Open main menu
Ripley in 2002

Paul Steven Ripley (January 1, 1950 – January 3, 2019)[1] was an American recording artist, record producer, songwriter, studio engineer, guitarist, and inventor. He entered the music industry in 1977. He was also the leader/producer of country rock band The Tractors.

Contents

Early life and educationEdit

Ripley was born in Boise, Idaho, but grew up in Oklahoma: he attended Glencoe High School in Glencoe, Oklahoma, and graduated from Oklahoma State University.[2]

CareerEdit

The first usage of Red Dirt was by Ripley’s band Moses when the group chose the label name Red Dirt Records for their 1972 self-published live album.[3] Ripley was inducted into the Oklahoma Music Awards Red Dirt Hall of Fame along with Bob Childers and Tom Skinner at the ceremony for the First Annual Red Dirt Music Awards held on Sunday, November 9, 2003 at Cain's Ballroom in Tulsa.[4] As a producer, recording engineer, and studio musician, he has worked with Bob Dylan, playing guitar (on Shot of Love) and on the "Shot of Love" tour,[5] with J. J. Cale (on Shades, 8 and Roll On), and he produced Clarence "Gatemouth" Brown and Roy Clark (on Makin' Music) and Johnnie Lee Wills (on Reunion).[6] Bob Dylan listed Ripley as one of his favorite guitarists.[7]

Ripley started Ripley Guitars in 1982 in Burbank, California. He created guitars for Steve Lukather, J. J. Cale, John Hiatt, Ry Cooder, Jimmy Buffett and Eddie Van Halen, before moving to Tulsa in 1987 to buy Leon Russell's former recording studio called The Church Studio.[8] In 1994 he formed the country band, The Tractors. He is the co-writer of the country hit "Baby Likes to Rock It".[9] In 2002, he created his own record label (Boy Rocking Records) to produce artists including The Tractors, Leon Russell and The Red Dirt Rangers.[10] In 2009, he produced and hosted a 20 part radio series on the history of Oklahoma rock and roll, that aired on Oklahoma public radio stations. It was entitled "Oklahoma Rock and Roll with Steve Ripley."[11] In 2013 Ripley produced the album Lone Chimney by the Red Dirt Rangers.[12] In 2016 Ripley produced and curated a concert at Cain’s Ballroom to celebrate the music and legacy of Bob Dylan.[13]

DeathEdit

Ripley died from cancer on January 3, 2019, two days after his 69th birthday, at his home in Pawnee, Oklahoma.[1][14]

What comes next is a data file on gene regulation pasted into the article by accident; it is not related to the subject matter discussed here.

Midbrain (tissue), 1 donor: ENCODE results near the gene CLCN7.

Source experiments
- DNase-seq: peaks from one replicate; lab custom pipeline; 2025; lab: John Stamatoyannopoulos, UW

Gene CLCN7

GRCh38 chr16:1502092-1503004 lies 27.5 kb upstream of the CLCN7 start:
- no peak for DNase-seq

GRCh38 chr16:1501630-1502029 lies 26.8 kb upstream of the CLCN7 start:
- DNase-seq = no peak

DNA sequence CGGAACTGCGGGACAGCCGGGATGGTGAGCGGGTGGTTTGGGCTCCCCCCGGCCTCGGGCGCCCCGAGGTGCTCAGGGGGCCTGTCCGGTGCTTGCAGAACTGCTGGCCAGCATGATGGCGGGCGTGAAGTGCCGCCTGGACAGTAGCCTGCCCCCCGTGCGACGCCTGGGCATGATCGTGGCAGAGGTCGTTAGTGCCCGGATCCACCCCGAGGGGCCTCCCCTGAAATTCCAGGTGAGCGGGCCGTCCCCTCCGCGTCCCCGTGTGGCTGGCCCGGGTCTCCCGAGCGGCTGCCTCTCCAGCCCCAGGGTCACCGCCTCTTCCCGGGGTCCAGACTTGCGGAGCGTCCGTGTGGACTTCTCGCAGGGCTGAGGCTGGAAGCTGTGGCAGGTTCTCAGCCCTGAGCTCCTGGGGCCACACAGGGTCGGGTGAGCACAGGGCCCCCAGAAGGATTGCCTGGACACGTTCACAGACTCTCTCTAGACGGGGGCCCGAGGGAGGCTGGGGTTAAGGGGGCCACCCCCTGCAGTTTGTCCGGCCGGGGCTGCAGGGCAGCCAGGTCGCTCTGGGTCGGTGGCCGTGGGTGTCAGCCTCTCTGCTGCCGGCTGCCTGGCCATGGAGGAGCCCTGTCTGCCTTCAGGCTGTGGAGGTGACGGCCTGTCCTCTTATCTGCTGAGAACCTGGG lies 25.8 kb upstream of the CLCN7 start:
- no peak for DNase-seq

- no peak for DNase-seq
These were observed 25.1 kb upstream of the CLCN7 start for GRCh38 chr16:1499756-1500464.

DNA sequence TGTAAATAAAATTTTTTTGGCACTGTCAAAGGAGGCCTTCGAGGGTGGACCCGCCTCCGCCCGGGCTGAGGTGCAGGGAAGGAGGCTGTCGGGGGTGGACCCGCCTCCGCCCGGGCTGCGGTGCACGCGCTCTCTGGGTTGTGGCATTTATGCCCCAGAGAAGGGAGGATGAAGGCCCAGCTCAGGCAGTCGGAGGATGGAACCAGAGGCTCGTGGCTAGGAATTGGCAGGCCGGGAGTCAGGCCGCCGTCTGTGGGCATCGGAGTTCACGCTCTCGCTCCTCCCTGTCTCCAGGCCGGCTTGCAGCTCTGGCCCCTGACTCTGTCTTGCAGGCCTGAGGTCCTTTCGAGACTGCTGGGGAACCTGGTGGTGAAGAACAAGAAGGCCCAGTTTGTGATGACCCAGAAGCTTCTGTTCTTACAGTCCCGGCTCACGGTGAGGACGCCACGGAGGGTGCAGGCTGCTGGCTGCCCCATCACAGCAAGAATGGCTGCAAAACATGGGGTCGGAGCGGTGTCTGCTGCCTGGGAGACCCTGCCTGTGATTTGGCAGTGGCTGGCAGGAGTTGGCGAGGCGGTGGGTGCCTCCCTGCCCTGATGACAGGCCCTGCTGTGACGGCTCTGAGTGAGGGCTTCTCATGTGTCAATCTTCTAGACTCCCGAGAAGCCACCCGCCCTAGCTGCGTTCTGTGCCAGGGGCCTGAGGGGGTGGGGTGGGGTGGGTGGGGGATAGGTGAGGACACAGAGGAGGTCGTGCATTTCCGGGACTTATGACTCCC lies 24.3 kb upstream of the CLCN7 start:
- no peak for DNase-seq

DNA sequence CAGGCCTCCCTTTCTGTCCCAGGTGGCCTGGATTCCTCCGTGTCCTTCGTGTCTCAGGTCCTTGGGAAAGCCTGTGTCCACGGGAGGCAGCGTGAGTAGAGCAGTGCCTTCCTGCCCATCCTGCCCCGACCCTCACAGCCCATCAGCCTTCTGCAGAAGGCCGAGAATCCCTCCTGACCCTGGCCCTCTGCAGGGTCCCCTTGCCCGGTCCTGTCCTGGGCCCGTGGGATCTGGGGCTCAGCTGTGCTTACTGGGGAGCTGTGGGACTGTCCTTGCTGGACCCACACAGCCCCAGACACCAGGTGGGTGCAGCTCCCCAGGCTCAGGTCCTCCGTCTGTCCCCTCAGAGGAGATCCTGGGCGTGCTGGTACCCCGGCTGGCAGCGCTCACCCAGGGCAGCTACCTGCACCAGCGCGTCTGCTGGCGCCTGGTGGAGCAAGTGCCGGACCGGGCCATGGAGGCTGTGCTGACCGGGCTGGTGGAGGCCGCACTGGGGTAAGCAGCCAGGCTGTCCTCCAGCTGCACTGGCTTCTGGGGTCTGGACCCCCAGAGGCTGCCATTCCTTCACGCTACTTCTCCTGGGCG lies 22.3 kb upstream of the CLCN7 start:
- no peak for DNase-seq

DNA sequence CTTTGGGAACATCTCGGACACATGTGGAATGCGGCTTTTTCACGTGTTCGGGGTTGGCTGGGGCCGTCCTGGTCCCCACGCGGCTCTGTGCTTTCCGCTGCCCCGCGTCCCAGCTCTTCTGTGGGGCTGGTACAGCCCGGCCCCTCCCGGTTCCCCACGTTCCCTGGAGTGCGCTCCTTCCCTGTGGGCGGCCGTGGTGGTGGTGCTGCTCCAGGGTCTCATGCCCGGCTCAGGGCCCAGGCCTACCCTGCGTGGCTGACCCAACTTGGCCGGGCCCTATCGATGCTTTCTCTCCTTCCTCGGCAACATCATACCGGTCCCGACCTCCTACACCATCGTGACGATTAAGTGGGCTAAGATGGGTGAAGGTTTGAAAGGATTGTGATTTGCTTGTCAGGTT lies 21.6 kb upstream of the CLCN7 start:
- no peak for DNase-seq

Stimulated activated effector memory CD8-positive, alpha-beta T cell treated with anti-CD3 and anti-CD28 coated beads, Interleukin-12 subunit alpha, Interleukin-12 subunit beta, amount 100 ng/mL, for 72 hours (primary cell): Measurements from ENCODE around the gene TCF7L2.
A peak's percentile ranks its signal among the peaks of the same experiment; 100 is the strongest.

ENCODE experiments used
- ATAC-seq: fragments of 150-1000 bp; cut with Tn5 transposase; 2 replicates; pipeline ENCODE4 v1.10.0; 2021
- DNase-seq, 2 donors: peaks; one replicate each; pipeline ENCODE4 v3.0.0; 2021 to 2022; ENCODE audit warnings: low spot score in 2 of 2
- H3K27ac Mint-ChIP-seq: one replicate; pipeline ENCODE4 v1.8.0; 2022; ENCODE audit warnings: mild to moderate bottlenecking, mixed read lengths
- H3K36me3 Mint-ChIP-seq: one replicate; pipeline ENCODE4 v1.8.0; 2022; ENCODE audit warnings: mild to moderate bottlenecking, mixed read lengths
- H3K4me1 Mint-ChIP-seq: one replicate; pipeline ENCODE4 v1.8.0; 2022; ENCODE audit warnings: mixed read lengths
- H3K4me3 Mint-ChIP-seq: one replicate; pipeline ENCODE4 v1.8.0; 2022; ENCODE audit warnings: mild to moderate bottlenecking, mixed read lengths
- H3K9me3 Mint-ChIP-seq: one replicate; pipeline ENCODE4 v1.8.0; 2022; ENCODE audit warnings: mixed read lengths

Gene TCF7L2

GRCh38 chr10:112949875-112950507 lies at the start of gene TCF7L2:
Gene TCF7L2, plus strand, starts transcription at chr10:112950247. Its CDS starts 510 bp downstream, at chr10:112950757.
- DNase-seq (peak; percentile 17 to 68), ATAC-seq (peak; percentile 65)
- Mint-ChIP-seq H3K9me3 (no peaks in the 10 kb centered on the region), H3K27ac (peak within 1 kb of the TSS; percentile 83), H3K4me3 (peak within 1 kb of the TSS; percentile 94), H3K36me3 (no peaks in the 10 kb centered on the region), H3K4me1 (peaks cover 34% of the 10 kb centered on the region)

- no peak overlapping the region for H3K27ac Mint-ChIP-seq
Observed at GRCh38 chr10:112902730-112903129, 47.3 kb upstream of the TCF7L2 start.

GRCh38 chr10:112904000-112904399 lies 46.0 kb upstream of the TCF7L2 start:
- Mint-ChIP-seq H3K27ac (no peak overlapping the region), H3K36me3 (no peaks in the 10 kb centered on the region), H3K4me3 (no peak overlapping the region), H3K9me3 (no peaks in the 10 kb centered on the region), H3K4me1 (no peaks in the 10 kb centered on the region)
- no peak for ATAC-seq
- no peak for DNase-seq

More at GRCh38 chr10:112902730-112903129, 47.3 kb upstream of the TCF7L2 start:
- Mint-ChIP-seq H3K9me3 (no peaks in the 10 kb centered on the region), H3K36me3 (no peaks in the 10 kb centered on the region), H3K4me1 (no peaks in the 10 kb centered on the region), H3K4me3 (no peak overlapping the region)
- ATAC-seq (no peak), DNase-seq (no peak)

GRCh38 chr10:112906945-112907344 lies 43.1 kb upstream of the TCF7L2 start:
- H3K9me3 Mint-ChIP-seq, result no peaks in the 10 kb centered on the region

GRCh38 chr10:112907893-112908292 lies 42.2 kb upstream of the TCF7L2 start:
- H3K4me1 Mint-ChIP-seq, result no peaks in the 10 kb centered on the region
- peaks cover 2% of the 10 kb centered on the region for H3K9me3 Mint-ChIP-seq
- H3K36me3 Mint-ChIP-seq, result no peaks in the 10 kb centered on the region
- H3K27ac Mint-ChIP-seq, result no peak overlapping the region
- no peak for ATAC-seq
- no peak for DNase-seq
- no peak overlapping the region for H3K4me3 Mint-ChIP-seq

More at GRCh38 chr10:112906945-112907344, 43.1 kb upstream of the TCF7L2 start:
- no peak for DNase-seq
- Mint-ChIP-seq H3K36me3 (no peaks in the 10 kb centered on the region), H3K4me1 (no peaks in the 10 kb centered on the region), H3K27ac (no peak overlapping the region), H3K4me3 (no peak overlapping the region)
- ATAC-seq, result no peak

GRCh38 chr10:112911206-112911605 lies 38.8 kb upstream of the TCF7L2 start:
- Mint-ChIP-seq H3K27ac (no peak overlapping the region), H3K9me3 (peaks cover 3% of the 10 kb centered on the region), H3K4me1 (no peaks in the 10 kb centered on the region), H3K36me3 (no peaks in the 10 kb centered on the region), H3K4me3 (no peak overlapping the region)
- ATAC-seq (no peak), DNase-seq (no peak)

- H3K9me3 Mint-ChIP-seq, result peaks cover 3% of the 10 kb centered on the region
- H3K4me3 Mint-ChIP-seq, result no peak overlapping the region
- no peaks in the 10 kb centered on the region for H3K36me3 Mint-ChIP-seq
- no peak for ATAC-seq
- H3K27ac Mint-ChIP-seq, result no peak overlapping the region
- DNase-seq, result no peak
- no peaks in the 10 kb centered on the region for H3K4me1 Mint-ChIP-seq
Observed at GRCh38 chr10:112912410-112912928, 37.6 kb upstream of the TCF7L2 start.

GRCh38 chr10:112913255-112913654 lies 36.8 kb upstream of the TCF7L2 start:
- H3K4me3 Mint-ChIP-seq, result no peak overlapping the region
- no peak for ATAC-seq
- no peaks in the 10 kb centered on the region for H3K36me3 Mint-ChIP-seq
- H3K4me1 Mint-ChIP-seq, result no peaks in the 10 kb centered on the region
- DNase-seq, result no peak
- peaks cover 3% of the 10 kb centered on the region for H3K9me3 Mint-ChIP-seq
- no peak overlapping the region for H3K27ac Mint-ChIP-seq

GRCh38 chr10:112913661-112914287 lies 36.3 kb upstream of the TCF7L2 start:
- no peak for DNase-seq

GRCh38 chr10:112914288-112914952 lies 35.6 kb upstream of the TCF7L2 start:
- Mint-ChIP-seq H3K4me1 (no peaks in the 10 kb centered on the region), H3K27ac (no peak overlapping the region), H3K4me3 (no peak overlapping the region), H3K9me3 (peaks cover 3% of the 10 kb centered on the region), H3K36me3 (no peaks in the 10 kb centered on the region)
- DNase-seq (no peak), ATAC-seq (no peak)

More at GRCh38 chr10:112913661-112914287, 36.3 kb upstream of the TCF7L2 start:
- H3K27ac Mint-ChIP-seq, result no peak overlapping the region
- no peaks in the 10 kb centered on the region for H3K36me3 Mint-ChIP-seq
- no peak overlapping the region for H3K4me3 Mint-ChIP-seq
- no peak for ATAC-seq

DiscographyEdit

The TractorsEdit

  • 1994 : The Tractors (Arista)
  • 1995 : Have Yourself a Tractors Christmas (Arista)
  • 1998 : Farmers in a Changing World (Arista)
  • 2001 : Fast Girl (Boy Rocking)
  • 2002 : The Big Night (Boy Rocking)
  • 2005 : The Kids Record (Boy Rocking)
  • 2009 : Trade Union (Boy Rocking)

Solo discographyEdit

Incidental musicEdit

  • 1976: "Flying Upside Down in My Plane" (part of the soundtrack in the film, Deportee)

ReferencesEdit

  1. ^ a b Tramel, Jimmie (January 4, 2019). "Oklahoma music artist Steve Ripley dies". Tulsa World. Retrieved January 4, 2019.
  2. ^ King, Kile. Musician Reviews Steve Ripley. Archived 2014-11-07 at the Wayback Machine ‘’Entertainment:Scene 360, June 17, 2007..
  3. ^ O'Bannon, Ricky. Remembering the Farm, the Oklahoma Commune Where Red Dirt Music was Born"
  4. ^ Wooley, John. Godfather of Red Dirt music returns with disc, a Tulsa show. Tulsa World, Dec. 31, 2002. Retrieved Aug. 4, 2008.
  5. ^ "Bob Dylan Who's Who". Expectingrain.com. Retrieved 2013-03-17.
  6. ^ "Steve Ripley (The Tractors)". Swampland. 1950-01-01. Retrieved 2013-03-17.
  7. ^ "Bob Dylan's America". rollingstone.com. 2009-05-14.
  8. ^ "KramerRipley". vintagekramer.com. 2011.[permanent dead link]
  9. ^ Whitburn, Joel (2004). The Billboard Book Of Top 40 Country Hits: 1944-2006, Second edition. Record Research. p. 350.
  10. ^ "CMT:News". cmt.com. 2007-07-17.
  11. ^ "About". Oklahomarockandroll.com. Retrieved 2013-03-17.
  12. ^ "BAM's Blog". newsok.com. 2011-07-07.
  13. ^ Wofford, Jerry. "Concert celebrating Bob Dylan set for Cain's Ballroom". Tulsa World. Retrieved 2016-04-14.
  14. ^ "Guitarist Steve Ripley, Leader of the Tractors, Dead at 69". Rolling Stone. January 4, 2019.

External linksEdit